Coupled, Multiscale Forecast and Hindcast Simulations. We also developed a multiscale ocean modeling system for the experiment region. We used regional ocean, atmosphere, and wave models to prescribe open boundary conditions and atmospheric forcing. We are using nested multigrid simulations with horizontal resolutions ranging from 3 kilometers to 22 meters to simulate observed ocean variability at the experiment study site and provide an integrated model-observation platform to address the key science questions.
Putting the Data to Use
The Inner Shelf Dynamics Experiment is unprecedented in the scope of processes sampled in the coastal ocean, the number of instruments used, and the diversity of measurement and modeling platforms used. We have used this experiment to collect an unparalleled data set, which we are analyzing to quantify the dominant and interacting physical processes at work in the inner shelf and to determine the spatial scales and temporal variability of transport pathways in the region.
The observations from this new field experiment will test and improve model predictions and quantify remotely sensed measurements, encompassing a broad range of mechanisms, including surface gravity and internal waves, Stokes drift and rip currents, submesoscale eddies, and wind-driven flows. The experiment and the data set it produced will keep coastal physical oceanographers busy in the decades to come.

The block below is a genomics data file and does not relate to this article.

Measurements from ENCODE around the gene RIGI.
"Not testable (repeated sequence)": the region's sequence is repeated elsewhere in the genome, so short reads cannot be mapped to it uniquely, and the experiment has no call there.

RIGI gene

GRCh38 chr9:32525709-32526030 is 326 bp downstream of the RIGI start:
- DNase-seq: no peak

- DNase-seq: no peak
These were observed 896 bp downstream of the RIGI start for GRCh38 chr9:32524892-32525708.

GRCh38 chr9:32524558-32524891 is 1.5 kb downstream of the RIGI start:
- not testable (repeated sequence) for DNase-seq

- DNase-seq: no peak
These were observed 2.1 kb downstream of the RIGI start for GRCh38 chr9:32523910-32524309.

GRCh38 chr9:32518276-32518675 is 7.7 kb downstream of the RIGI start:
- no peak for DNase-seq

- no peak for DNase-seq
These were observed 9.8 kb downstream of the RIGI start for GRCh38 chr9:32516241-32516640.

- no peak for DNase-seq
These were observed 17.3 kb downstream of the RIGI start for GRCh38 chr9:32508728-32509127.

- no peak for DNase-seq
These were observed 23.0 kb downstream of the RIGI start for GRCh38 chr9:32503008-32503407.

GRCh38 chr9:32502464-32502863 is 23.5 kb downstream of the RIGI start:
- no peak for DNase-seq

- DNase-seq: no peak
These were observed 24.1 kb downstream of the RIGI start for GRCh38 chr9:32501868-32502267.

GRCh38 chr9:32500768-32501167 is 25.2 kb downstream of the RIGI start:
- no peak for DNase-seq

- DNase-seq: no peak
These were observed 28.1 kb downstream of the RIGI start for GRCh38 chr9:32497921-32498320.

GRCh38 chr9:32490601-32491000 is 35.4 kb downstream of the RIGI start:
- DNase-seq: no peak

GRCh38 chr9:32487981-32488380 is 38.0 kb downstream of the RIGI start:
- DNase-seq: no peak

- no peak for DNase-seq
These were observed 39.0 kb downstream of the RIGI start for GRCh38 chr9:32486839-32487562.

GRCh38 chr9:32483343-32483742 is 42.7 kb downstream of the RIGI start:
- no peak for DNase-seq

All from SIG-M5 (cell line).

We gratefully acknowledge the funding support for this experiment from the Office of Naval Research, Littoral Geosciences and Optics program. We also acknowledge two anonymous reviewers who provided helpful comments on this article. The participating institutions were Oregon State University; Scripps Institution of Oceanography; University of Washington Applied Physics Laboratory; Naval Postgraduate School; Naval Research Laboratory; Georgia Institute of Technology; Sofar Ocean Technologies; University of Miami; Florida State University; University of California, Los Angeles; University of California, Santa Cruz; University of Michigan; University of Southern Mississippi; and Delft University of Technology.